VXLAN Offloading Support

Modern physical NICs (pNIC) have several offloading capabilities. If you are running VMware NSX, which is using VXLAN, you could benefit from the VXLAN offloading feature. Using VXLAN offloading allows you to use TCP offloading mechanisms like TCP Segment Offload (TSO) and Checksum Segment Offload (CSO) because the pNIC is able to ‘look into’ encapsulated VXLAN packets. That results in lower CPU utilization and a possible performance gain. But how to determine what is actually supported by your pNIC and the used driver in ESXi?

It is recommended to follow these three steps to fully verify if the VXLAN offload feature you are looking for is supported and enabled.

Step 1: Check the support of the pNIC chipset
Step 2: Check the support of the driver module
Step 3: Check if the driver module needs configuration

The first step is to check the vendor information about the supported features on their pNIC product. Let’s take the combination of a 10GbE Broadcom QLogic 57810 NIC and the VXLAN offload feature as an example. Looking at the datasheet of the QLogic 57810 NIC, it clearly states that VXLAN offloading is supported.

Now that we know the hardware bit supports VXLAN offloading, it is time to check if the driver module does. An easy way to verify this, is by retrieving the driver module details and check the support against the VMware Hardware Compatibility List (HCL). So, we should check what driver module is used for the pNICs. We can do so by listing the NICs within the ESXi host: esxcli network nic list

That will give you the information, from which you can derive the driver. In this case, the bnx2x (Broadcom 10GbE chipset) driver module is used. To get the specific driver information, like the driver and firmware version, you can use the following command: esxcli network nic get -n vmnicX

The output contains the driver information, specifically the driver version (2.713.10.v55.4), that allows you to look up the specific information on the VMware HCL.

The information provided in this screenshot can be used to verify if the pNIC feature is supported in the used driver module. Using the HCL, we should be able to find the driver and what features it supports. It may come in handy to have more information available about the pNIC and the driver used if the HCL has a lot of listings. In that case, you also need the hardware ID properties to make sure you are looking at the correct driver in the HCL:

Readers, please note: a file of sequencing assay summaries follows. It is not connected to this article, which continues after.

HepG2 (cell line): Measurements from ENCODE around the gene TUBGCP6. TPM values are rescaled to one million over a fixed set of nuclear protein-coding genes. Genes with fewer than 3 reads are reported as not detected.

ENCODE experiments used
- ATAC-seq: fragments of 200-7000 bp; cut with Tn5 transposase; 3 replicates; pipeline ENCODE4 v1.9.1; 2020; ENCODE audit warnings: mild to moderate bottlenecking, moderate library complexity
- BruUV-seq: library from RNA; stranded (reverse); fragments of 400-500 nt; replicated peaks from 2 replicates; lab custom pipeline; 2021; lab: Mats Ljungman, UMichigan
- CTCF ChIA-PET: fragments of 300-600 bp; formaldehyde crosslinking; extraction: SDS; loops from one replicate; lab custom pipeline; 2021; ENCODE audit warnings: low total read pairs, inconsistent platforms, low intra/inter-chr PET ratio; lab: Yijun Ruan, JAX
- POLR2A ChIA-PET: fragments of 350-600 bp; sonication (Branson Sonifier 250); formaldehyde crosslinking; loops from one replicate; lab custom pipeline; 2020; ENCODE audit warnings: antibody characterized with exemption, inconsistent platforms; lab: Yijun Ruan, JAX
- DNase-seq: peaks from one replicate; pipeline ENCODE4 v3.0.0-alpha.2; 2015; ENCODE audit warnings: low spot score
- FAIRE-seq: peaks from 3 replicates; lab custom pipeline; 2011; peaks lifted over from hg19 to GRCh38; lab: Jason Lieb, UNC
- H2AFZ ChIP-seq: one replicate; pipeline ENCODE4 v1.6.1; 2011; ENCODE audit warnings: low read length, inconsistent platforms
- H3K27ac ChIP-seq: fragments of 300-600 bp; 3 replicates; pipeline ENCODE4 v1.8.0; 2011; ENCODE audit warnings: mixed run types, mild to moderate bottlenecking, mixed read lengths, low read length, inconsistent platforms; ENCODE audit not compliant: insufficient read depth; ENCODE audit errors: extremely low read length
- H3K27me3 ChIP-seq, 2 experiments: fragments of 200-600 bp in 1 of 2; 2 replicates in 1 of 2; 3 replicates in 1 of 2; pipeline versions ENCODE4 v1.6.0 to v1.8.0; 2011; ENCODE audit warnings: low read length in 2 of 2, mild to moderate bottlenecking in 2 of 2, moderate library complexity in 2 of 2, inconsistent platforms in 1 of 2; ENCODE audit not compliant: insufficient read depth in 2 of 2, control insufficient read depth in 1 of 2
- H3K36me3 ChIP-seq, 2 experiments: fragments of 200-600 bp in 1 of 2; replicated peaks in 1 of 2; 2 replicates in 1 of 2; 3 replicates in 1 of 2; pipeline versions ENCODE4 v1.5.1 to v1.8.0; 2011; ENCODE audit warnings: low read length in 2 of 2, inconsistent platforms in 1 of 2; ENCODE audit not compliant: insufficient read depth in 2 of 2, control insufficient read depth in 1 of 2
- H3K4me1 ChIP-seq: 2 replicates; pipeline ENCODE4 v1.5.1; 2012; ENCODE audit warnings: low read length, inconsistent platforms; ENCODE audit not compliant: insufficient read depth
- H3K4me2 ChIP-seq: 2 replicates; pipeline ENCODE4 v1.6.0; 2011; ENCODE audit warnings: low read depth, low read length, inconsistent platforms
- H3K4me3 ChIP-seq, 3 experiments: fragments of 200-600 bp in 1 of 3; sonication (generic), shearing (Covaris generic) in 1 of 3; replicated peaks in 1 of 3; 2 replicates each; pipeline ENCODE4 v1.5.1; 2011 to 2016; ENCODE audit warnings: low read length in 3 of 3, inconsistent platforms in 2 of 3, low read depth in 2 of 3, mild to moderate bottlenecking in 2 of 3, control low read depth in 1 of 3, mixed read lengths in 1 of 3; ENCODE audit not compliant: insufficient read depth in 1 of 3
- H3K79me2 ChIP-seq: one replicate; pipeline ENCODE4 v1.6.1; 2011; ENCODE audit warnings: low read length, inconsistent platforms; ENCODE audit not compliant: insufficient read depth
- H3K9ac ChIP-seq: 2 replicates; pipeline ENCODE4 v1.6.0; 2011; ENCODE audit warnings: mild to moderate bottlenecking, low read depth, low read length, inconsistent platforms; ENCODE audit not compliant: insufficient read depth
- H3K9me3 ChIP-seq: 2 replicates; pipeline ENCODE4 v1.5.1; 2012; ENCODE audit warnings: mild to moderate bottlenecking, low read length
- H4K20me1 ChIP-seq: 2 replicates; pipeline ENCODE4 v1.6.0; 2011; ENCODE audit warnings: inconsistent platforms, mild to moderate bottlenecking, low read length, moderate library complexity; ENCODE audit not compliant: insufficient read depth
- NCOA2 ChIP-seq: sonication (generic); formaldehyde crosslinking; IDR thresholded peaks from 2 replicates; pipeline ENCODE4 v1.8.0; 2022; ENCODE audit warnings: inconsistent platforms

• Vendor-ID (VID)
  • Device-ID (DID)
  • Sub-Vendor-ID (SVID)
  • Sub-Device-ID (SDID)

To extract that information from your ESXi host, you can use the vmkchdev -l | grep vmnic command. This will list additional hardware ID information about the vmnics.

The given output can be interpreted as follows:

0000:01:00.0    8086:1528 15d9:1528    vmkernel vmnic0

The bold section shows the hardware device properties in the format VID:DID SVID:SSID. When you are in doubt which VMware HCL entry you should choose for your pNIC, this information allows you to identify the unique HCL entry. The bnx2x driver entry in the HCL with the matching driver version shows that VXLAN offloading is supported.

So, why do we need the third step to verify the supported features? This specific example will show you that. The interesting thing about the bnx2x driver module is that certain settings are supported but not enabled by default, in particular the VXLAN offload feature.

esxcli system module parameters list -m bnx2x

The parameters list command shows the driver module for the bnx2x driver module.

In the exemplary screenshot, the parameter enable_vlxan_ofld is stated to be disabled by default. This is the perfect example why you should always check if a manual configuration is required for a feature to be enabled.

Do not automatically assume the driver feature is enabled when it is supported!

More information…

…can be found in the vSphere 6.5 Host Resources Deep Dive book that is available on Amazon!

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